Wednesday, June 18, 2008

Setting the Record Straight

By Josh O.
South Dakota Public Affairs Intern

In a blog posting today, Dakota Voice once again disregarded the health needs of women and disparaged practical steps toward limiting abortion.

Bob Ellis argues that pharmacists should be free to exercise moral judgments on patients by refusing to fill prescriptions that physicians have ordered. Equating birth control, condoms, and emergency contraception with “tobacco and porn,” Bob Ellis trivializes some of the most important health breakthroughs in human history.

Ellis writes that, “Certainly some women are prescribed oral contraceptives, not so much to act as birth control, but to help regulate other health issues. But is this the exception, or the rule?” Does this question even matter? First, Ellis acknowledges that some women require birth control for basic health needs. This should be enough of a reason for pharmacists to be required to provide birth control. But beyond use for basic health needs, Ellis completely ignores the benefits that contraceptives offer for preventing (not terminating) pregnancies. When families are able to decide when to become pregnant, everybody wins. We should be doing everything we can to encourage access to contraception, rather than constrict it. This is especially true if we actually want to limit the total number of abortions rather than just those that are performed safely and legally.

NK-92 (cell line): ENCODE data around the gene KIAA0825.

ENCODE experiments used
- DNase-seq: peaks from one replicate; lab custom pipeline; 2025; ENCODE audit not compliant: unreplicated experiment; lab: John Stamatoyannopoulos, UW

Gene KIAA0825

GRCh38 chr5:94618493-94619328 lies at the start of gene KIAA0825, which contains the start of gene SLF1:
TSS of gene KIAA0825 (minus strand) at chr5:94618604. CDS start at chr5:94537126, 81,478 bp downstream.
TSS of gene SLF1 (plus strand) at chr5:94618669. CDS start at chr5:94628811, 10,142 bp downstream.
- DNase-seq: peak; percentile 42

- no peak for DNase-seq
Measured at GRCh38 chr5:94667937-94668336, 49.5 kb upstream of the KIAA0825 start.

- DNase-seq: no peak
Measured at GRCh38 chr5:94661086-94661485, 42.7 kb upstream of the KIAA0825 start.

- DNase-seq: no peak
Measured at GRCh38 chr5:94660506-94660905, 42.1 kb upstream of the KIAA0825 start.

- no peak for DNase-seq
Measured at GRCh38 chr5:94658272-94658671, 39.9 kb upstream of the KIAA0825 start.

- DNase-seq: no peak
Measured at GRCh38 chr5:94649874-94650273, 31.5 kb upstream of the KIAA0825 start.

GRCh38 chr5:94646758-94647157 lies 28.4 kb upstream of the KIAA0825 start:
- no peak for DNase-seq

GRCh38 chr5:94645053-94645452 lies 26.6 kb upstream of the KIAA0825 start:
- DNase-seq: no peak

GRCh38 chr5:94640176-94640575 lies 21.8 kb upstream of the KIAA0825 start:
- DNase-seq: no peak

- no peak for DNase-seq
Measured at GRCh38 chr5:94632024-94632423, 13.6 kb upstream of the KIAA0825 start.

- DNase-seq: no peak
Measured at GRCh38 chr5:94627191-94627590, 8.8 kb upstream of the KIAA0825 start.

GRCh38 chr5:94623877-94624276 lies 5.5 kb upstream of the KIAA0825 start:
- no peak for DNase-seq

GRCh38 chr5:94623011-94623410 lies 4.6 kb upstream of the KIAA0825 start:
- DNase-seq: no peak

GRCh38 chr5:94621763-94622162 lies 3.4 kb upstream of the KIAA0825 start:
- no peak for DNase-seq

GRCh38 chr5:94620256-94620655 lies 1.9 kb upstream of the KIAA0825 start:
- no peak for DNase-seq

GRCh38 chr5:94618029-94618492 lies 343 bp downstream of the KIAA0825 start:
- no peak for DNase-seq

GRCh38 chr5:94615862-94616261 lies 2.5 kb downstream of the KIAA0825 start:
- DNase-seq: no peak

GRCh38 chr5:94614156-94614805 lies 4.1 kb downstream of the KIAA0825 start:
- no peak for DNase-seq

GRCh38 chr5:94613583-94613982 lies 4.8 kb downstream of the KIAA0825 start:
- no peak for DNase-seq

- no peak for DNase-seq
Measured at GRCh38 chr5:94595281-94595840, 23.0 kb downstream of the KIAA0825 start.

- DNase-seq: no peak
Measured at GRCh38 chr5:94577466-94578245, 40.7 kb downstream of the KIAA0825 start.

Perhaps Ellis’ most ignorant argument is his scorn for women in need of contraception, which would include rape victims seeking emergency contraception. He writes that when a “pro-life” pharmacy blocks women’s medical treatment, they should just “go to another town, or order their medicine through the mail. Oh, such hardships! If only the answer to all of our needs would just fall into our laps!” Apparently, Ellis is incapable of comprehending the FDA’s caveat that emergency contraception is only effective within 72 hours of intercourse – whether sex is consensual or forced.

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